Top athletes perform poorly after a pay cut

With recent events in codes of AFL, ARU, NRL and so on, player welfare, and care for them off the field has been in the spotlight. While these can be isolated incidents, there is little doubt that employers need to be constantly mindful of the care for their workforce. I think in the main sport does a very good job while they are in the sport. Where sport does not do as good a job or better, is  preparing them for the transition from sport into new careers. It is also not just the athletes that face this confronting reality, but so too coaches and officials.

Some articles and research support this case, and I am working with a group of business leaders to provide some education, new networks, and access to capital to help those sportspersons who have opted for a future career in business………..

There was a lot made recently of the relative’ take home pay’ by the top athletes in the country. While for the individual sportsperson, ie the golfer, the tennis player, the surfer, the skier, there is little guaranteed pay (apart from appearance fees), the ‘take home pay’ is directly related to their performance.

For the team player such as cricket, football of all codes, baseball and motor racing, the individual receives a contract each year based on certain criteria of previous year performance and what they will possibly do the following year or years.

This American research article looks at all areas of work but particularly focusses on Major League Baseball. And it compares the top level or status player verses those below that level, in terms of performance after their ‘take home pay’ has been cut.

The study reveals the higher status players’ performances decline with respect to those of lower status.

Have we seen evidence of this research in Australian sport?

Professor John Mangan at the University of Queensland Business School has unearthed some Australian and other studies such as –

In cricket, Ricky Ponting, Matthew Hayden’s performances declined towards the end of their careers and coincided with a ‘take home pay cut’

Have we seen similar occurrences in AFL, Rugby League, Rugby Union?

The research asked what lessons might be drawn from the paper’s findings -.

  1. “The first is to acknowledge that even top performers — in fact, especially top performers — are prone to make mistakes and suffer poor performance in the aftermath of status loss, which suggests that this is not the time to be taking significant actions or making important decisions. It is prudent to take some time off and restore one’s sense of self-worth before returning to work.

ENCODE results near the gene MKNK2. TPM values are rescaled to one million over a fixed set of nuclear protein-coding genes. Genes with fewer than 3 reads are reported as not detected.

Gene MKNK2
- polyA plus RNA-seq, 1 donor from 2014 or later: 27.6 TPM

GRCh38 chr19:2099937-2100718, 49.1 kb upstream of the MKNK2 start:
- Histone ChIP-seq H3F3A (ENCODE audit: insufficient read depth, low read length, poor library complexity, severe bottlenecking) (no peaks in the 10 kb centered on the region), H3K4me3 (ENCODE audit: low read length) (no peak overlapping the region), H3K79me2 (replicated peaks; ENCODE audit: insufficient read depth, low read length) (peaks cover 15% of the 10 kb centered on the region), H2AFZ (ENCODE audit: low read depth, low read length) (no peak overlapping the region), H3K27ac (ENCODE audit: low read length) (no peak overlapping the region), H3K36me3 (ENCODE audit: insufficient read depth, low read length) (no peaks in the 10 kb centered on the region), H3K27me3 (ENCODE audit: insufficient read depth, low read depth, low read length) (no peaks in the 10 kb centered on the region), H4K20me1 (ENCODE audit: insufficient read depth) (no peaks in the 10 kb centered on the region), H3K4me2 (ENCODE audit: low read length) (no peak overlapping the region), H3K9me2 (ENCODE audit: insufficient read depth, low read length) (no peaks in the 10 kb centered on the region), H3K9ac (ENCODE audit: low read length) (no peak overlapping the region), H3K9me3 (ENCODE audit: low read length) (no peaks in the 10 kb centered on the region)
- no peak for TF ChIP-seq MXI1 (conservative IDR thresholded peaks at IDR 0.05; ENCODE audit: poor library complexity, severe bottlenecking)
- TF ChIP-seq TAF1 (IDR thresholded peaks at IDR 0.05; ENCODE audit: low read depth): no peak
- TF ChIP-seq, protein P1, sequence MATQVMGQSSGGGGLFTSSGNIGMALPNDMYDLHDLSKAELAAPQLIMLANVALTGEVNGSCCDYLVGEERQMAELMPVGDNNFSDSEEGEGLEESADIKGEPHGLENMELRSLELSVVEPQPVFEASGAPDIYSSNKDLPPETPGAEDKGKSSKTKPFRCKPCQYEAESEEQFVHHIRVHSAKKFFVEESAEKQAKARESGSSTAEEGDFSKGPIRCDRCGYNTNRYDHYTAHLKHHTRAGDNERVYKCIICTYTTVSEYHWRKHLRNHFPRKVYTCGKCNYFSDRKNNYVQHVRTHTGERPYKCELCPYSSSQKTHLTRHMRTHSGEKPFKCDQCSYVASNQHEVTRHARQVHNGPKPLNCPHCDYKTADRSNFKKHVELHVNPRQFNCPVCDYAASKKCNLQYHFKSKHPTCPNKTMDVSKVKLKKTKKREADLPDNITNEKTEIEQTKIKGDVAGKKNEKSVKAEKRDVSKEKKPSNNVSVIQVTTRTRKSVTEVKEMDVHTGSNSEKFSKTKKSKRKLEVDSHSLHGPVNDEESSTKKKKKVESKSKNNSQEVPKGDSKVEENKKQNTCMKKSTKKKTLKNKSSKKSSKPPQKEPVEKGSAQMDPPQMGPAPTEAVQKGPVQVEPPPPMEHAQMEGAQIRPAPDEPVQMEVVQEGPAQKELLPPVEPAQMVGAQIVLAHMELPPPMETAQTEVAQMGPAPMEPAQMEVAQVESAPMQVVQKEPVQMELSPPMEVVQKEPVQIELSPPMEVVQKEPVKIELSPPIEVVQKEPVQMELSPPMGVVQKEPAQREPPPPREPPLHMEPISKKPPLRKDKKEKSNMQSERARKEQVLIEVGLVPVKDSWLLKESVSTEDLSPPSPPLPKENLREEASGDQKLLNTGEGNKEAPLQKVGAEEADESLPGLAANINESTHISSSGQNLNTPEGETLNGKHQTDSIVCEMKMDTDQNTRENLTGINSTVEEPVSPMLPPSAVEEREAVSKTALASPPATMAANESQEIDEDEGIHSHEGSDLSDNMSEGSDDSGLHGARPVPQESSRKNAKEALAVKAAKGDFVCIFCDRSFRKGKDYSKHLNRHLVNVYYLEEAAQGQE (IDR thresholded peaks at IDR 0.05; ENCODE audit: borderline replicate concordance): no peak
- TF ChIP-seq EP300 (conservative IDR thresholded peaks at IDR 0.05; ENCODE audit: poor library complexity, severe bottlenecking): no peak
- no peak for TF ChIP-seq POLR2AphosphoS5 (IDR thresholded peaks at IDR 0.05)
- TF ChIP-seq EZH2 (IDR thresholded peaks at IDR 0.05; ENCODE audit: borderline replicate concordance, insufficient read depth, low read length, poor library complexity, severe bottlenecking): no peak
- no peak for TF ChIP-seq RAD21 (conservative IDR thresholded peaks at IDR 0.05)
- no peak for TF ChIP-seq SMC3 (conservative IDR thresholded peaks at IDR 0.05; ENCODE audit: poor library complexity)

2. “Second, you can reduce the harm from status loss by taking some time to think about a valued relationship and, in general, by recognizing the value of meaningful relationships or aspects of one’s life outside of work. These elements can compensate for threats to the self that loss of status can entail. Another way to achieve this may be by looking to change jobs, to find work at another organization where you feel respected.
  3. “Finally, our research investigates the immediate consequences of status loss, but over time individuals find ways to affirm themselves and come back. Steve Jobs was a prime example of that. Maybe we’ll see the same thing with A-Rod now that he has a year off courtesy of a Major League Baseball arbitration. He’s talking about coming back better than ever, and, who knows, if he’s learned a lesson, he just might.”

While the lessons suggested are useful, generally what is happening with the athlete of higher status is that their career is coming to an end. The game is passing them by, and they no longer have the same motivation to keep in front. Cricketers like Brad Hogg at 44 are the exceptions that prove the rule, although he was never a cricketer who would have seen himself as high status – rather a battler who just loved playing the game!

Some elite sportsmen & women are fortunate as they have received very good advice through their careers and are in a good position to make the transition for sport to the next chapter(s) of life.

Recently, I spoke with Geoff Heugill, former Australian Olympic swimmer and world record holder who spoke to me of the athlete being unable to find anything that can substitute for the pursuit of a goal in sport. It takes special people to be world champions, and to remain at the top.

However, in doing so, the rest of the world is almost shut out.

So when sport comes to an end, or is nearing an end, so many athletes are lost. They are now not being told what to do every moment of their waking day. It is up to them to make decisions. It is up to them to pit their skills outside of sport against a new breed of competitors. It is up to them to find that purpose which drove their passion to achieve every day in the sporting environment.

There are many people and companies and educational institutions ready to help once the former athlete or coach or official has made a decision about a new direction in life.

I am involved with a series called Sports Transition Program run by which provides business knowledge, business networks and capital to provide that support and direction that sports people need as they venture into a new arena.

We have enjoyed the skills and exploits of these sports people. It seems to me that it is our turn to give them the benefits of our skills and expertise as they move into the next phase of their lives.


John Buchanan


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